In the figure, each sector supplies goods or services to customers in exchange for payment (revenue). Some of that revenue is in turn passed from the original supplier to the next player in the chain, as payment for the raw goods and services needed to produce the product, called “cost of goods sold.” The remaining funds, or gross profit, are captured in the sector, and may be used in several ways, including to fund research and development (R&D), marketing, general and administrative activities (SG&A), or provide a return to owners (net earnings or profits).
Gross profits are the difference between revenues received and costs of goods sold; for example, gross profits for wholesalers are revenues received primarily from pharmacies less payments made primarily to manufacturers. Some of these gross profits are spent on other business expenses such as marketing, R&D, depreciation, interest, and taxes. What remains after subtracting these expenses is net profits, which accrue to the shareholder owners of the firm.
How Much Are People Making?
Based on the results of our study, we explore a hypothetical scenario in which $100 is spent on prescription drugs acquired at a retail pharmacy using commercial insurance, using estimates of gross and net margins as a fraction of net revenues from companies’ 2015 SEC filings. Of a $100 expenditure on pharmaceuticals by consumers, roughly $58 goes to the manufacturer and $41 is captured by intermediaries. (Numbers do not sum to 100 due to rounding.) Of the $58 received by the manufacturer, $17 is spent on drug production and the remaining $41 is spent on other expenditures (such as marketing and R&D) or kept as net profit. Total net profit on a $100 expenditure is $23, of which $15 goes to manufacturers and the remaining $8 goes to intermediaries including $3 to insurers, $3 to pharmacies, and $2 to PBMs.
Of course, the flow of funds differs between branded and generic market segments. While manufacturers make about three times the gross profits on branded vs. generic drugs ($58 vs. $18, consistent with the market exclusivity granted to patented drugs), other segments make much more on generic expenditures: PBMs make four times as much on generic drugs compared to brands, while wholesalers make 11 times as much, and pharmacies almost 12 times as much, $32 compared to $3.
Are The Returns ‘Excessive’?
A natural question is whether some of the stakeholders are making excessive returns. Market concentration is an important indicator of companies’ ability to earn extraordinary returns, and several segments in the US pharmaceutical distribution system are highly concentrated. The top three PBMs, wholesalers, and retailers account for 85 percent, 66 percent, and 49 percent of their markets, respectively. This market power manifests in practices that likely raise consumer prices. For example, pharmacies charge widely varying prices for exactly the same product, and the uninsured often pay higher prices than insured consumers.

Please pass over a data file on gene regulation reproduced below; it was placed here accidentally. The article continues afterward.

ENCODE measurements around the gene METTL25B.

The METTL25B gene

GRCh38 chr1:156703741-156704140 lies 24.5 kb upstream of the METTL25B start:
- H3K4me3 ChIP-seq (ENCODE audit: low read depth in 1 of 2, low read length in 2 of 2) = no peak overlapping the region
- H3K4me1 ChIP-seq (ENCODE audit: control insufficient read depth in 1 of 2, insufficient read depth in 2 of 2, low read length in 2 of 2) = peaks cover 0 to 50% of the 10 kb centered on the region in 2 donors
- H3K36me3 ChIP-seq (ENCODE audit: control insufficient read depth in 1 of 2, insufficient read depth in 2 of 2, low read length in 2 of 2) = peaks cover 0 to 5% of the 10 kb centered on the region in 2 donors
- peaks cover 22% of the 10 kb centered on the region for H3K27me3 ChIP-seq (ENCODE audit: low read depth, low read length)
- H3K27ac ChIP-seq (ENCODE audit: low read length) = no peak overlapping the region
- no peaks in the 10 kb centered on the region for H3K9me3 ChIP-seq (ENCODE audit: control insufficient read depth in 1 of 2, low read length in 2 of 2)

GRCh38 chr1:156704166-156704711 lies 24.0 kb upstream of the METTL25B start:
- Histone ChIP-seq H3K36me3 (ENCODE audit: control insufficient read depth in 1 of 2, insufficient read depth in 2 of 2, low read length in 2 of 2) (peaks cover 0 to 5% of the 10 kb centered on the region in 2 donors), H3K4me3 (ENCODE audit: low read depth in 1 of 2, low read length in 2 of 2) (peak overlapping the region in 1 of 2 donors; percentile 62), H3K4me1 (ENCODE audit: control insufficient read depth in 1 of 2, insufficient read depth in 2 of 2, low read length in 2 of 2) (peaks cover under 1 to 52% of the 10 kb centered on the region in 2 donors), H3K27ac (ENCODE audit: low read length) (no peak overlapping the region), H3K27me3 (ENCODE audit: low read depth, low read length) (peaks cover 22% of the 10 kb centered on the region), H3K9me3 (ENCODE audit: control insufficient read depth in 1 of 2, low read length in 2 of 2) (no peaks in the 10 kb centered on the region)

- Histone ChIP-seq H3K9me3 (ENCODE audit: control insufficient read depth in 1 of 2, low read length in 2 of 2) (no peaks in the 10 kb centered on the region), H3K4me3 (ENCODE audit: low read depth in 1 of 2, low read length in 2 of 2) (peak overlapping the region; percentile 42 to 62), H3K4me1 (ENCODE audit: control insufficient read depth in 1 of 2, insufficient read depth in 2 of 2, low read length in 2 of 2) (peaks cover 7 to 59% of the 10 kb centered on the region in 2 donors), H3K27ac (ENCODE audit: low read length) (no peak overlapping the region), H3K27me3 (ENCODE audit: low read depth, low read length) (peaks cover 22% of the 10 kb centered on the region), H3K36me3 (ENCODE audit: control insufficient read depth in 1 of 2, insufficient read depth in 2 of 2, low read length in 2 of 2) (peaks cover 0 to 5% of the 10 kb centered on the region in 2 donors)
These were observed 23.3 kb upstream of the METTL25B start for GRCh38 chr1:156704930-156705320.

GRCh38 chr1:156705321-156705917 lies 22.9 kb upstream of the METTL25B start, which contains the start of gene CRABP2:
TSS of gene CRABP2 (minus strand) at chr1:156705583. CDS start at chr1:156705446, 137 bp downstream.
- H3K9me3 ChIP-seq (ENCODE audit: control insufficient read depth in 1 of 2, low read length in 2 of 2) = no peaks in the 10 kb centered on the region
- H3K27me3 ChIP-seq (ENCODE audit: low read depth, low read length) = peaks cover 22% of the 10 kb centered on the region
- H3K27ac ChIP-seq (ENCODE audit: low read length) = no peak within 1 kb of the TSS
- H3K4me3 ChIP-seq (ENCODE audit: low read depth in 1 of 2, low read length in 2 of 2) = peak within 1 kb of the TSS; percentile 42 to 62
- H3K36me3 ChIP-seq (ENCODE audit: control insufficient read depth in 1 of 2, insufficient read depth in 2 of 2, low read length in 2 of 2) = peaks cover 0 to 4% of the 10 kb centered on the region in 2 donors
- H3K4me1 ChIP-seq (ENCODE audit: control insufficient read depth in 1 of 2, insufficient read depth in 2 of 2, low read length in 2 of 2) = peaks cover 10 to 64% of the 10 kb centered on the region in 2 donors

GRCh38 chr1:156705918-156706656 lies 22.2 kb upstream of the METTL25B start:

Some claim market concentration is good for consumers. For example, PBMs argue that their large size gives them bargaining power to negotiate lower prices for their clients. Less clear is the extent to which these savings are passed on to health plans and consumers. PBMs carefully guard information about the size of negotiated rebates and discounts, which may enhance their ability to negotiate lower prices, but also masks whether they are indeed lowering the prices paid by patients and insurers as claimed. In fact, recently proposed legislation intended to lower drug prices would require PBMs to disclose rebates and the share passed on to health plans.
While the market for manufacturers is less concentrated, patents and market exclusivity for many products confer a complete monopoly for those drugs. We find that brand manufacturers’ net profit margins are high compared to other manufacturing industries, suggesting excessive returns. However, returns for manufacturers, particularly branded drugs, must compensate for the risk taken in drug development. Other manufacturing industries where intellectual property protections are important, including software, semiconductors, and computer equipment also demonstrate higher margins.